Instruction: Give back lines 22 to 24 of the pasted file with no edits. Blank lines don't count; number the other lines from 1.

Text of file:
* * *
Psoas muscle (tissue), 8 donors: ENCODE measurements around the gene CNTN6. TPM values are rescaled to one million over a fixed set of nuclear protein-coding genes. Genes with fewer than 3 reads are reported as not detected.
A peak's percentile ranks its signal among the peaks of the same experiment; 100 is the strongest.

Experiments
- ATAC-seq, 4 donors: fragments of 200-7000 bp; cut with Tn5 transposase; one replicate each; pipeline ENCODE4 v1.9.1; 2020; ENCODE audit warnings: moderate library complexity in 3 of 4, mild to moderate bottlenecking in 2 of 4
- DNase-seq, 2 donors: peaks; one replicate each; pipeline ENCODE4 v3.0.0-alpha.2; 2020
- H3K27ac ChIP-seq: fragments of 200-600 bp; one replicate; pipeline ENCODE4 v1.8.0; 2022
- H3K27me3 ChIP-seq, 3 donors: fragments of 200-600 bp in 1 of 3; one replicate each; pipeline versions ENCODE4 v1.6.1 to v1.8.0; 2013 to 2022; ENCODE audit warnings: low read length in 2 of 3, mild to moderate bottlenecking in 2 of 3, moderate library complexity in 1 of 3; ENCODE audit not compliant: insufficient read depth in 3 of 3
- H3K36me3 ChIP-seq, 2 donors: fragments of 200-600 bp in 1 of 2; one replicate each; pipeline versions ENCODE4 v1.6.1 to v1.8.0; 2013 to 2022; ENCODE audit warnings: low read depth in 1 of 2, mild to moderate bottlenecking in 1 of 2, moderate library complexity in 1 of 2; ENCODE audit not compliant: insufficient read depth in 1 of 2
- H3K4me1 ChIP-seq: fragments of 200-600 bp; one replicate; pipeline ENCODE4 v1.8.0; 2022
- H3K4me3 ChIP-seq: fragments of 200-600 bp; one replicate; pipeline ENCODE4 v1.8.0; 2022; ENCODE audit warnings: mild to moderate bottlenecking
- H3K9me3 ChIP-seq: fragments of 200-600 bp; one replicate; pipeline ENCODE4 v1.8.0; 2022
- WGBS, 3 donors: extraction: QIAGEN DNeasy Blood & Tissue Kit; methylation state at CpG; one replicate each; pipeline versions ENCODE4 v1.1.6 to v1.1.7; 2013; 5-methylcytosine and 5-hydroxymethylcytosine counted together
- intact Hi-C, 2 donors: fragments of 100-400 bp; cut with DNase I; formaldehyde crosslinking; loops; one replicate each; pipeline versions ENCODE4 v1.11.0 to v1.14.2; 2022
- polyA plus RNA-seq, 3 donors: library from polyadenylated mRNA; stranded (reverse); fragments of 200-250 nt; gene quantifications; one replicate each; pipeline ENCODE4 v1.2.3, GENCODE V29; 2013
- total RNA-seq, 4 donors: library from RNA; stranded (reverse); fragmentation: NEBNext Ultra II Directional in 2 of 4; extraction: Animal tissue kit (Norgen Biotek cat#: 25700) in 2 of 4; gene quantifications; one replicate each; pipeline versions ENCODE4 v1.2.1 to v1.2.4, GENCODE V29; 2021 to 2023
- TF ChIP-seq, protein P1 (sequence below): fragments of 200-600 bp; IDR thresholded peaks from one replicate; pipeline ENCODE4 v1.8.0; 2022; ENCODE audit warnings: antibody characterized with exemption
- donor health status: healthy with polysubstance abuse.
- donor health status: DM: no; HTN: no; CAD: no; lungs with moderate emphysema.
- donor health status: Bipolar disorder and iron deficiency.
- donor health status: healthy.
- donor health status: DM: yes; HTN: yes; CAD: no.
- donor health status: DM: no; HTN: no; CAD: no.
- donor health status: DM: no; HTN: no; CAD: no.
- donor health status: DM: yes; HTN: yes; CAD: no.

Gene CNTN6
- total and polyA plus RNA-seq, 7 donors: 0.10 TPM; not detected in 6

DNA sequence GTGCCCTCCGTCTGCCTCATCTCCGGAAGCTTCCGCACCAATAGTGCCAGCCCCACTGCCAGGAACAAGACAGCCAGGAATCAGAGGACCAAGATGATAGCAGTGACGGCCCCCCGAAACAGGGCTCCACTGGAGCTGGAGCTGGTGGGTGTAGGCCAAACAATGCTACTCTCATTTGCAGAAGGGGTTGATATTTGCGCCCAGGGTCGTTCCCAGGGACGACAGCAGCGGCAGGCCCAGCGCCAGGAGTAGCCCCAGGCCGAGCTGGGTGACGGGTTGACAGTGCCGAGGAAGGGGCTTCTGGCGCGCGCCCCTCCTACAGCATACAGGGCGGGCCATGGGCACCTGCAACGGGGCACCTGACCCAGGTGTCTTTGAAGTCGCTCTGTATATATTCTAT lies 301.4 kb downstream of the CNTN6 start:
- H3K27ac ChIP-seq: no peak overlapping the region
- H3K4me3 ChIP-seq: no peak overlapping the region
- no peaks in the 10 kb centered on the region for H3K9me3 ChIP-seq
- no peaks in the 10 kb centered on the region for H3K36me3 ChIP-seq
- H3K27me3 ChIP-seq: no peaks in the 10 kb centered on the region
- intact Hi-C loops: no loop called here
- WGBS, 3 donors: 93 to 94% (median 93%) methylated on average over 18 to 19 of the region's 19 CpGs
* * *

- donor health status: DM: no; HTN: no; CAD: no.
- donor health status: DM: no; HTN: no; CAD: no.
- donor health status: DM: yes; HTN: yes; CAD: no.